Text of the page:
The Bootleg Fire in southern Oregon nearly doubled in size from Saturday to Sunday to more than 150,000 acres as extreme heatwaves and wildfires continued to scorch the West.
The intense flames in the Fremont-Winema National Forest broke out on July 6, burning for its sixth day on Sunday, according to an incident report. The out-of-control wildfire was so intense that it forced firefighters to retreat to safety zones and prompted more personnel to be deployed overnight, fire officials said.
Residents in some areas of Klamath County were forced to evacuate as the wildfire continued to spread and was zero percent contained Sunday, the incident report said. Investigators have not yet determined the cause of the fire, but authorities said “dry weather and extremely dry fuels contribute to extreme fire behavior.”
The fire interrupted electrical lines that transmit power from Oregon to California, energy officials said. California lost thousands of megawatts of imported power and struggled to maintain operating reserves as temperatures soared into triple digits in parts of the state.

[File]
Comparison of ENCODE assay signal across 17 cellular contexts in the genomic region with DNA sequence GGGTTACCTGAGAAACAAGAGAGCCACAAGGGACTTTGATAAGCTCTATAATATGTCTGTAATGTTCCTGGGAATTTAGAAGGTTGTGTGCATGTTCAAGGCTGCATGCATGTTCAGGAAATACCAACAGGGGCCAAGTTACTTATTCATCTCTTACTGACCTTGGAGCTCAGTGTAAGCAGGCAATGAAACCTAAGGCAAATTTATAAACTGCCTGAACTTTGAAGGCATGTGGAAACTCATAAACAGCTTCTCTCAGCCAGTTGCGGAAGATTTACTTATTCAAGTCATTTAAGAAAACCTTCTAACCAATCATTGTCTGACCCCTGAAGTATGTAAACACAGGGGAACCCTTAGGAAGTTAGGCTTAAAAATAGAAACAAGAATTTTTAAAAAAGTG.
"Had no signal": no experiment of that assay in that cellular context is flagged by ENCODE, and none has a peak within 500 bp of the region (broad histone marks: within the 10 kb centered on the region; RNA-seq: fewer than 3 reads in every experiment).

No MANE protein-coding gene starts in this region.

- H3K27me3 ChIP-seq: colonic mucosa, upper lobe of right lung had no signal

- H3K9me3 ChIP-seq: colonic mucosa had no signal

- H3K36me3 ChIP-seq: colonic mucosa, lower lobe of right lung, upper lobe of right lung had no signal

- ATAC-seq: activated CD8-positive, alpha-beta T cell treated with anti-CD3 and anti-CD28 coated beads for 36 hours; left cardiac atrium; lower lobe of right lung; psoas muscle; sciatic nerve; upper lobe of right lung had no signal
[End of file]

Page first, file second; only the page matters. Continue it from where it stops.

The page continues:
The Bootleg Fire came amid record wildfires and temperatures ravaging states across the West.
The Beckwourth Complex Fire — California’s largest wildfire burning — consumed more than 80,000 acres and destroyed about 20 homes Sunday as it jumped across state borders to Nevada.
The wildfire, one of several brush fires burning in California, was 8 percent contained Sunday. Federal fire officials reported some progress in holding the fire on the south and southwestern flanks.
“Climate change is considered a key driver” of the state’s recent wildfire woes, the California Department of Forestry and Fire Protection said earlier this year.
In Arizona, two firefighters were killed in a plane crash while conducting aerial reconnaissance over the Cedar Basin Fire near the Prescott National Forest, the Bureau of Land Management said in a statement.
Wildfires also blazed through western Idaho and southeast Washington over the weekend, prompting both Idaho Gov. Brad Little and Washington Gov. Jay Inslee to declare emergencies in their states.